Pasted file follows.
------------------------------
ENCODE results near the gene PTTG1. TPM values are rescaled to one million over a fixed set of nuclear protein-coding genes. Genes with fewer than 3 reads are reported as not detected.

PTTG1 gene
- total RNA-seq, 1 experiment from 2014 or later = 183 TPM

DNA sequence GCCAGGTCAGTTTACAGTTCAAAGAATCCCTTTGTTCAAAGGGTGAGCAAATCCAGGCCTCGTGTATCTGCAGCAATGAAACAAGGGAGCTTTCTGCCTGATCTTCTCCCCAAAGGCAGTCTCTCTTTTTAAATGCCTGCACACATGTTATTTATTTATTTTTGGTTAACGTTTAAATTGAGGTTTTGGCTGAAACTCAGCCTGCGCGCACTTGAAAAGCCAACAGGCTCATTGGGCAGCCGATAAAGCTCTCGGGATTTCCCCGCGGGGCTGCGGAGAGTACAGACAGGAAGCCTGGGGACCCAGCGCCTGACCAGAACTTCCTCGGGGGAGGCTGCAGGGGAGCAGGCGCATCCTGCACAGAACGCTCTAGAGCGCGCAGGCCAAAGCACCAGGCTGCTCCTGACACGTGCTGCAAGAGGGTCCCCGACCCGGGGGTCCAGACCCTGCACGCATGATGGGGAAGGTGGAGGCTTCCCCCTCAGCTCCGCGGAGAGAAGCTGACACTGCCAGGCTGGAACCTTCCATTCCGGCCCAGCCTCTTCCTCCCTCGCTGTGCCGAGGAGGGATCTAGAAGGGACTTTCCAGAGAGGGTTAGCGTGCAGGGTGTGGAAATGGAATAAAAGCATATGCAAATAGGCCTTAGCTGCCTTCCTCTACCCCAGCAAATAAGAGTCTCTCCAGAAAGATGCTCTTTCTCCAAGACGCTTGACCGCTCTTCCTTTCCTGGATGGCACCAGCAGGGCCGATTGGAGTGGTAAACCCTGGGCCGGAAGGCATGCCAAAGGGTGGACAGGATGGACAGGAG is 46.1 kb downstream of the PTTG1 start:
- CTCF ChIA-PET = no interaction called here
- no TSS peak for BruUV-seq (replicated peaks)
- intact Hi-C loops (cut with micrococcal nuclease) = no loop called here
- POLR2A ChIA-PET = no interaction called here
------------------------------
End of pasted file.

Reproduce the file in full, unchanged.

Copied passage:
ENCODE results near the gene PTTG1. TPM values are rescaled to one million over a fixed set of nuclear protein-coding genes. Genes with fewer than 3 reads are reported as not detected.

PTTG1 gene
- total RNA-seq, 1 experiment from 2014 or later = 183 TPM

DNA sequence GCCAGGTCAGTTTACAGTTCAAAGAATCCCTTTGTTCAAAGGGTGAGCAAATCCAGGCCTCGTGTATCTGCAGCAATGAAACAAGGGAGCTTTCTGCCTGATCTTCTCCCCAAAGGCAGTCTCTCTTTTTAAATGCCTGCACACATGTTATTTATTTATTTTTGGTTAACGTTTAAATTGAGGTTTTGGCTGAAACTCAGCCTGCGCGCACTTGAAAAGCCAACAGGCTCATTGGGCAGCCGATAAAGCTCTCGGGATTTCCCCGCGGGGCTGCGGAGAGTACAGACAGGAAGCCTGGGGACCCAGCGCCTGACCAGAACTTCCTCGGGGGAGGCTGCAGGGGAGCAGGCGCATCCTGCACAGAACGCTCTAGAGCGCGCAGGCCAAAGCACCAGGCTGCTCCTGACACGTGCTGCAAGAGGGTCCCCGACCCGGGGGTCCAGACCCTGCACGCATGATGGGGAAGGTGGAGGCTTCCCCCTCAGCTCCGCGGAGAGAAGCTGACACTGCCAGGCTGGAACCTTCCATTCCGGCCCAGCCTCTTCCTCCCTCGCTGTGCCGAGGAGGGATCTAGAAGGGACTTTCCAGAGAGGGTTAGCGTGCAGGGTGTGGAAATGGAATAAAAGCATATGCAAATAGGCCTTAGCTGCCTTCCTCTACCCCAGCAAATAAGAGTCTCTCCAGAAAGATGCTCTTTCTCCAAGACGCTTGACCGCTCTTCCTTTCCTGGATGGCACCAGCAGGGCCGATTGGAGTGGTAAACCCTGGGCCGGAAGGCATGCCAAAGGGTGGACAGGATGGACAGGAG is 46.1 kb downstream of the PTTG1 start:
- CTCF ChIA-PET = no interaction called here
- no TSS peak for BruUV-seq (replicated peaks)
- intact Hi-C loops (cut with micrococcal nuclease) = no loop called here
- POLR2A ChIA-PET = no interaction called here